No Institution is Immune to Corruption, Including Marriage

By Dr. Keith Witt
January 16, 2017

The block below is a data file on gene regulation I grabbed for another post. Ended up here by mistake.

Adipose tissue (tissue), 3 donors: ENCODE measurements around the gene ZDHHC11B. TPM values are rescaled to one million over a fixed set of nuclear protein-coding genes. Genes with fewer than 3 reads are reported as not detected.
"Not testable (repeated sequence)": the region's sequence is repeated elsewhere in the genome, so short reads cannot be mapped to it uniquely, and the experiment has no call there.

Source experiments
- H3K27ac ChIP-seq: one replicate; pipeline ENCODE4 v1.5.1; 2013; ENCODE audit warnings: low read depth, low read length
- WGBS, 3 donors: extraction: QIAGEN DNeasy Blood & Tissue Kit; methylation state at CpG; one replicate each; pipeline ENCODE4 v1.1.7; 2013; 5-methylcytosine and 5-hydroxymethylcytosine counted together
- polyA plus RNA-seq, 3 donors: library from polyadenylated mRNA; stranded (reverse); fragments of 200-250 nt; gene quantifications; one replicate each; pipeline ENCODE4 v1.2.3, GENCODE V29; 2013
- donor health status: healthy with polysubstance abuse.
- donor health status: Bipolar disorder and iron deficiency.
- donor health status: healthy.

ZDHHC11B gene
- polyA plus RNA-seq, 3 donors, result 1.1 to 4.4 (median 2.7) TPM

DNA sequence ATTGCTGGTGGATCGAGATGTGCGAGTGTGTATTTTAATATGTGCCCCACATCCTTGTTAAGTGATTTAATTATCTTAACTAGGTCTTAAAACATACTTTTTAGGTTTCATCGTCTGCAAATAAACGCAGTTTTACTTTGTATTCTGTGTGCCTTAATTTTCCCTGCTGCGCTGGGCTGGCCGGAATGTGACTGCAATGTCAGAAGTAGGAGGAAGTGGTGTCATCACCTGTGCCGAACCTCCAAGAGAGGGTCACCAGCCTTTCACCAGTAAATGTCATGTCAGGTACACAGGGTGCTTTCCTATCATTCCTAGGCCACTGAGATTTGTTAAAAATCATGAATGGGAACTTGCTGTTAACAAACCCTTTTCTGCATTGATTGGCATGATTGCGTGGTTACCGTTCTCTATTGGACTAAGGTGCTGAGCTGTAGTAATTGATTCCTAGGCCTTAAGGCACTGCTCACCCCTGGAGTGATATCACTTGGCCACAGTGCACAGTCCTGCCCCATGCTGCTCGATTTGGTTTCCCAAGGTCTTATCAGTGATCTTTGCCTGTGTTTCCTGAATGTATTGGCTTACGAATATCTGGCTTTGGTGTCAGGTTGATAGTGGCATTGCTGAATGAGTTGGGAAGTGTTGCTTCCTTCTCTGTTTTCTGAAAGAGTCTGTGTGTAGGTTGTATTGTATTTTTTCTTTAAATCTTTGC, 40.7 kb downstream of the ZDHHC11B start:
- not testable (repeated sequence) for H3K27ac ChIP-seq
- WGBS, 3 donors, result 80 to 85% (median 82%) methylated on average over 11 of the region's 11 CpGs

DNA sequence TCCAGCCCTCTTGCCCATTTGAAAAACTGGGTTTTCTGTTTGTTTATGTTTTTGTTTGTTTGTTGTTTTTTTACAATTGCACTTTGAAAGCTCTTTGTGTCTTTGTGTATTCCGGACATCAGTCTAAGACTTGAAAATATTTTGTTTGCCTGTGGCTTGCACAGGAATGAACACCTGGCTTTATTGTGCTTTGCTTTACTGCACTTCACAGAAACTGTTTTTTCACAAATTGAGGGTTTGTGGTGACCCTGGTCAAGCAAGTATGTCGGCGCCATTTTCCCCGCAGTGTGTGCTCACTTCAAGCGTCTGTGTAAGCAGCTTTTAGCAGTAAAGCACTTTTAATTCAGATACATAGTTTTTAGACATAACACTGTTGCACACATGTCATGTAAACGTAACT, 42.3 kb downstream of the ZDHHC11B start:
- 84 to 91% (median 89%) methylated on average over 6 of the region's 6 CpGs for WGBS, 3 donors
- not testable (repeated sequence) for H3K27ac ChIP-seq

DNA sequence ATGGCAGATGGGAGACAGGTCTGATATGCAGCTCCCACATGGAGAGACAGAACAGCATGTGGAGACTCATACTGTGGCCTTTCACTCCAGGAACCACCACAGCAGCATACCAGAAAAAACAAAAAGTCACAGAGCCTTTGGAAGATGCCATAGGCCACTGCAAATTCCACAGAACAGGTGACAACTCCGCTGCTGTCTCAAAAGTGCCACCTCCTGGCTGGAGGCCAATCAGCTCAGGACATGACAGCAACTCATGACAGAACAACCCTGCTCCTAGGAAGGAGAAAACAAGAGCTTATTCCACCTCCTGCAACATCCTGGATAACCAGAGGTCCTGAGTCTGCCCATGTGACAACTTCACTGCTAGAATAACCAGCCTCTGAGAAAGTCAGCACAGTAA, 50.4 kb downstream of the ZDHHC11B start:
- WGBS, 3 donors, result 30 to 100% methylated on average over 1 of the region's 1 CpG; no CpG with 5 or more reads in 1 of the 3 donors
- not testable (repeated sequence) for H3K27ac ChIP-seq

Human nature corrupts all institutions. Any institution—bank, company, army, government, family, marriage, you name it—has been, is being, or will be corrupted. The institution of marriage has special significance, because loving attunement decreases corruption, and misattunement fosters corruption. We can be blind to our own craziness. Everyone can see institutional corruption in politics, but we tend to ignore it if it is our party/candidate/cause. Similarly, we tend to ignore marital corruption in ourselves. In the American political process, a tiny percentage of the populace has successfully monopolized critical centers of power and wealth by paying huge sums to politicians (who need huge sums to get elected) to deregulate their companies, reduce their taxes, and limit benefits such as support of young families, education, retirement, public services, and healthcare to the rest of the citizenry. Ironically, this is most egregiously evident in conservative politicians choosing ideology over science, or cynics from both sides offering lies and half truths to conformist—often poor—voters they first court, and then exploit. A major example of ideology over science is questioning global warming to justify protecting corporations from having to limit greenhouse emissions and develop green technology. Fundamentalist, conformist worldviews reject data that disproves traditional beliefs. “Science has not proven global warming,” is a favorite chestnut. Statements like these drive people who understand science crazy, because they know science never proves anything — science provides data to support hypotheses, and current research overwhelmingly supports human-induced global warming. A major example of lying to conformist voters is the recent healthcare debate. Pharmaceutical and insurance companies have paid billions to politicians to broadcast alarmist distortions like death panels to eliminate a public option in health care legislation. A public option, like Medicare, could deliver services with a 3% overhead rather than the 20% to 30% profit currently reaped by managed care and insurance companies. A public option could force companies to actually compete rather than maintain their virtual monopoly on healthcare. History has shown us that such competition results in more effective, more honest companies, and better health care. For example, France’s universal healthcare yields the lowest rate of medically preventable deaths in the world, but such data is ignored, suppressed, and ridiculed by corrupt U.S. special interests. Corruption inevitably arises in human societies as some of the privileged seek influence to protect assets and benefits—to be free to live the lives they want unthreatened by the impoverished and struggling masses. In this sense, human corruption is innocent, because it always shows up in tribes (any group less than 150 that are consistently joined in some way tend to form a tribe). Eventually, the allure of power, privilege, or pure narcissistic entitlement will lure somebody (usually a man, but not always) to corrupt a system for personal gain. This is why Dave Logan in Tribal Leadership advocates that companies regularly anchor themselves in shared values and noble cause to avoid regressing from collaborative, “We’re great,” to egocentric, “I’m great,” or even further to self-destructive, “My life sucks.” The best we get with huge human institutions is feedback systems like powerful regulatory agencies, a free press, and independent judiciaries that act as moderating influences to slow and sometimes reverse the inevitable corruption process. On a smaller level—the tribal level of less than a 150 people—regular soul searching for shared values and commitment to noble causes seems to slow corruption and keep tribes in “We’re great” territory. “We’re great” attitudes that embrace nonviolence and world-centric values are less likely to be exploitative, and more likely to serve everyone well.